We review a lot of TVs here at CNET, but the list below represents only the best.
Sydney switches to digital TV signals tomorrow, with Melbourne and some regional areas following next week.
Some residents in southern and central NSW may have returned home, only to be shocked when they switched their TVs on last night.
The day is slowly approaching when analog free-to-air terrestrial TV broadcasts will become a faint memory, like Betamax and Bakelite. The question is: when will the TV stations in your home town switch off their analog transmissions and become digital only?
CNET provides a quick status of which analog stations have--and have not--already dropped off the map. Let us know how the transition is going in your area.
Greenpeace is predicting a spike in electronic waste as the U.S. shifts to digital television. CNET News follows a TV as it gets recycled and offers guidance on what to consider when getting rid of an old TV.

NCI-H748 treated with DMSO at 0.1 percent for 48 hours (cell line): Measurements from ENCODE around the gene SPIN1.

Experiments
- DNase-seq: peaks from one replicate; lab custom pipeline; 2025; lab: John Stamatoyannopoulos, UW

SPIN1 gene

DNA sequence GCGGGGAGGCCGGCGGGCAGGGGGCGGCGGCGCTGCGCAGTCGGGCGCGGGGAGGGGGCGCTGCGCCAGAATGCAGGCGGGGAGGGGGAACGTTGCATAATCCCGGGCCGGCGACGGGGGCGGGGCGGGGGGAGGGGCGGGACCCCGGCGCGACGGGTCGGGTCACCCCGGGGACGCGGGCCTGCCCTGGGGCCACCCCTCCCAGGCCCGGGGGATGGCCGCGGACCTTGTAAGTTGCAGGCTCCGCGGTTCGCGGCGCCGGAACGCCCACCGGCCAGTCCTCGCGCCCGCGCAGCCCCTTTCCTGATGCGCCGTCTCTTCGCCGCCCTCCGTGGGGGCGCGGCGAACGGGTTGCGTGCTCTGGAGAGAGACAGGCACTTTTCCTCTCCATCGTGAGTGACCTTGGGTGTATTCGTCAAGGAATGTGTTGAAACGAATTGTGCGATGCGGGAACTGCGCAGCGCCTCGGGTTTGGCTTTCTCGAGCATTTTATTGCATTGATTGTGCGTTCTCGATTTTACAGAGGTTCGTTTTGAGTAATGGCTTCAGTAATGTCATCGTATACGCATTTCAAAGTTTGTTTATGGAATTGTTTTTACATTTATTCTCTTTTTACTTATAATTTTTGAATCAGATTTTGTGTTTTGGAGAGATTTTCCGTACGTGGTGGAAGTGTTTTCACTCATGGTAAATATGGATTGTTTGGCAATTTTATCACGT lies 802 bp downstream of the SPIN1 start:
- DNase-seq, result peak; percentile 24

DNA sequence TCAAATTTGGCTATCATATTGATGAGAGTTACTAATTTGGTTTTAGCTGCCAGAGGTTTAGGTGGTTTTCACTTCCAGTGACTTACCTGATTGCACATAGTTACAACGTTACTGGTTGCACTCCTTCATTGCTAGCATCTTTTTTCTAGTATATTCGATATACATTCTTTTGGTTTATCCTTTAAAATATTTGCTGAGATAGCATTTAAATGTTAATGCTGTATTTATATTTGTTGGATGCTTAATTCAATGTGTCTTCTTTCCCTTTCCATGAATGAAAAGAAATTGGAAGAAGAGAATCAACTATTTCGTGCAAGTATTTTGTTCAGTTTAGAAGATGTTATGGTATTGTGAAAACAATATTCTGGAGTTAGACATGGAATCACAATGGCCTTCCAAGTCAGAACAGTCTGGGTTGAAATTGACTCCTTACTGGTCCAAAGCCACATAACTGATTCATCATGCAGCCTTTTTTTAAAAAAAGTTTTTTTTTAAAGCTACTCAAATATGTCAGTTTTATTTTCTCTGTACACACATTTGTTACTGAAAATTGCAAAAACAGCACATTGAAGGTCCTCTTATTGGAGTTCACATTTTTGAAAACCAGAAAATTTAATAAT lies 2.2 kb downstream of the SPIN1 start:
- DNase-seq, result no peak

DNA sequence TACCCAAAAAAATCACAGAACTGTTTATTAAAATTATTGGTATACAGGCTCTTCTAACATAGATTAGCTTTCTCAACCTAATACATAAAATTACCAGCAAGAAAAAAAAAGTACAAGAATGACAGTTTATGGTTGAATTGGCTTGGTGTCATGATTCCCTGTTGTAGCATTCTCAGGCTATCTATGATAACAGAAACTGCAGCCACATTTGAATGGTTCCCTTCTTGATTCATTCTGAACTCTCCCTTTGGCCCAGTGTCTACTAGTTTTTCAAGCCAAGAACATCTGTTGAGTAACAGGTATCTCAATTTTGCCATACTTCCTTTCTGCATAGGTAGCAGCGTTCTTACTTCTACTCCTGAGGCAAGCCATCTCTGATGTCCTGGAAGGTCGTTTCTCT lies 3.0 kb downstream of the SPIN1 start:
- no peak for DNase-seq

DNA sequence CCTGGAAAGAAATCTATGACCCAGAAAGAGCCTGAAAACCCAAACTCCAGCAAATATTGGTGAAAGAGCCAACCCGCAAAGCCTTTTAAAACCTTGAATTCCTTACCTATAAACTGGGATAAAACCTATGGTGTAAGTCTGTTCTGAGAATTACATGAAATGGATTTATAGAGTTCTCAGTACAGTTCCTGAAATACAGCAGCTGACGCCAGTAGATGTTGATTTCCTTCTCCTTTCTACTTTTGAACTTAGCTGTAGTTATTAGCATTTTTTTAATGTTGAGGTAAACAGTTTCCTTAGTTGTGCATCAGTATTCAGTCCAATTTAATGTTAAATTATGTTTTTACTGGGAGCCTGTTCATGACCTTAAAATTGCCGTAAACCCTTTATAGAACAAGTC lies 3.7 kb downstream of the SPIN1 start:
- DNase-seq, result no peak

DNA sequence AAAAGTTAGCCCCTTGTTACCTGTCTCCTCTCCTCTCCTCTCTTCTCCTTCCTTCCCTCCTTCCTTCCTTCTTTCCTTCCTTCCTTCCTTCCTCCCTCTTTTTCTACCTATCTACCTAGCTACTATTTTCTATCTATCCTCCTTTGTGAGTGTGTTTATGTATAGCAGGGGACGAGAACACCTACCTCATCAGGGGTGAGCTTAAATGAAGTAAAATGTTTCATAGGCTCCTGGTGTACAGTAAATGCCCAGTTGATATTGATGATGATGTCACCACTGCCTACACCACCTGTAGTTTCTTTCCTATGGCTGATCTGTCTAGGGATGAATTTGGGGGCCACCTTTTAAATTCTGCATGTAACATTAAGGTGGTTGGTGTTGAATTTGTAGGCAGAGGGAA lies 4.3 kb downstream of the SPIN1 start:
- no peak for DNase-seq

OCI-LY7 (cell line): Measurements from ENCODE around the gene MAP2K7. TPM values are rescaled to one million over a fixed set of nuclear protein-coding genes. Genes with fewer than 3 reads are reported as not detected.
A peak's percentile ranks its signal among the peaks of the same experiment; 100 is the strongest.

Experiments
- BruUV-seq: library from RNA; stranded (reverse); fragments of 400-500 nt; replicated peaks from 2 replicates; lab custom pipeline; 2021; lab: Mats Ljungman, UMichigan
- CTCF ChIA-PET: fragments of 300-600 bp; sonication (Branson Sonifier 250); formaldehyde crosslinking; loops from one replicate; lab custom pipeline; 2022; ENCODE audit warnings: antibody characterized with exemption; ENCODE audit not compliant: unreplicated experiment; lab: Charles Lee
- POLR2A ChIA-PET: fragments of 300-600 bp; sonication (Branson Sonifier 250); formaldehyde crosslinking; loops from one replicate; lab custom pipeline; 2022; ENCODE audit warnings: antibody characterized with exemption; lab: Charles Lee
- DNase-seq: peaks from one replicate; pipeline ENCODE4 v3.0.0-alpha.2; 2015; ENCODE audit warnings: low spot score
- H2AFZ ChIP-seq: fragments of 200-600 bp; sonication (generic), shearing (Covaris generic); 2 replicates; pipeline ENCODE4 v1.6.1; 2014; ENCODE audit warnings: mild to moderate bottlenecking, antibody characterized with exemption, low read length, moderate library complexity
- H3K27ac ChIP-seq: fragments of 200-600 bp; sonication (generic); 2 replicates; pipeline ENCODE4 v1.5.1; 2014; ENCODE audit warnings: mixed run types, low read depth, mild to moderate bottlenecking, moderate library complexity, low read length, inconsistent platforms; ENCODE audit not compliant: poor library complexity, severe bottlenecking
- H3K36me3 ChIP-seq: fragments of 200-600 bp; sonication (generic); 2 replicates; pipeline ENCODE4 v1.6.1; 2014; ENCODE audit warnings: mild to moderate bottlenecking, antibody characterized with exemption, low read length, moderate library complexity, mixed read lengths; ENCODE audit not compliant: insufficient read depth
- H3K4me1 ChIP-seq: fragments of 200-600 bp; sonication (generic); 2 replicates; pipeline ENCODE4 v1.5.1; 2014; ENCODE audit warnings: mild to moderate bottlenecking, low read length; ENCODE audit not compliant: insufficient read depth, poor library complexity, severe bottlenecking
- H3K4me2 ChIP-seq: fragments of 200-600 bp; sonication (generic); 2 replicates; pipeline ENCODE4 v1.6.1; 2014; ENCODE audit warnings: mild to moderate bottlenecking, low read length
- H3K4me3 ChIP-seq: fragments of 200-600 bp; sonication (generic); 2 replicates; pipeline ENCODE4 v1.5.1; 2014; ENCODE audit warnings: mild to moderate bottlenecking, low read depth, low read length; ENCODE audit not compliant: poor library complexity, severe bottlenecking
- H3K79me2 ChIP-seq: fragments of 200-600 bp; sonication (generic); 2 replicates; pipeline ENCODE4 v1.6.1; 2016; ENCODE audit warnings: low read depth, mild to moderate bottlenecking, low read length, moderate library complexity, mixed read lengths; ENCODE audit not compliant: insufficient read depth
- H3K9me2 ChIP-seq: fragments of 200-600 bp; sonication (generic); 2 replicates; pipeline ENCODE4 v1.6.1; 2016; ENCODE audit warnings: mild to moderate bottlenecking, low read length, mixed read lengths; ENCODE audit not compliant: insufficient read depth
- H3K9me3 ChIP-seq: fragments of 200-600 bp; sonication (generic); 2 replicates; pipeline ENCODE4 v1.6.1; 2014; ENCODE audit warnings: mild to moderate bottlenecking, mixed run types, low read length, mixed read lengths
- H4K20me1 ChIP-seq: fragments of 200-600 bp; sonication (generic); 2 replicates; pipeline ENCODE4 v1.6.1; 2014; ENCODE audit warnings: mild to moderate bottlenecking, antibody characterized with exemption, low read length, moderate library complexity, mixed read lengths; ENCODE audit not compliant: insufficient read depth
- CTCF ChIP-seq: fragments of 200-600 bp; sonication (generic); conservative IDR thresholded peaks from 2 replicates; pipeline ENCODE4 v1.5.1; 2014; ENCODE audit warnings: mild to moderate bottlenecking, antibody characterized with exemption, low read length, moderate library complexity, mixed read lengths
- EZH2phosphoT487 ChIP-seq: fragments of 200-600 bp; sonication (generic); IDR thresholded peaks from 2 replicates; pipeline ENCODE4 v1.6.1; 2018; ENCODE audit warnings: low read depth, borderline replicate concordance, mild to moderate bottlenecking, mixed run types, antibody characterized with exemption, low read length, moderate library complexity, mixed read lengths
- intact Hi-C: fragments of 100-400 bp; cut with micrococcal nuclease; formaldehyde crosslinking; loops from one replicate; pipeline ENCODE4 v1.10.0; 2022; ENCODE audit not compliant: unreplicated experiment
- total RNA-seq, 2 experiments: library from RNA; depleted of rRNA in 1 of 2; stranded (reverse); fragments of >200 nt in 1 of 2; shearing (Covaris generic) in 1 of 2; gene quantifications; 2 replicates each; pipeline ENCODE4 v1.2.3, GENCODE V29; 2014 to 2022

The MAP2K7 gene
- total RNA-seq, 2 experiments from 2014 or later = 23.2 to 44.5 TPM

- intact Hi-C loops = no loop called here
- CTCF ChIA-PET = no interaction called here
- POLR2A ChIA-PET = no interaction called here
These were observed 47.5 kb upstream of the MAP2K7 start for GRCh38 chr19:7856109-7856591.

New York City TV stations temporarily switched off their analog antenna feeds today, previewing what's scheduled to happen permanently in February 2009.
A survey by ABI Research finds that 20 percent of TV viewers--3 million Americans--who rely on analog over-the-air reception will let their sets go "dark" in February.
The retailer contends the FCC has no power to fine it for selling unlabeled analog TVs after the commission's deadline.
Federal regulators are expected to announce that Wilmington, N.C., has volunteered to switch to all-digital broadcasts early as a last-minute "test" before the bigger February 2009 transition.
As of March 1, 2007, all new TV and video products imported into the U.S. or shipped to retailers that include an analog (NTSC) tuner need to have a digital (ATSC) tuner as well. What does that mean to consumers?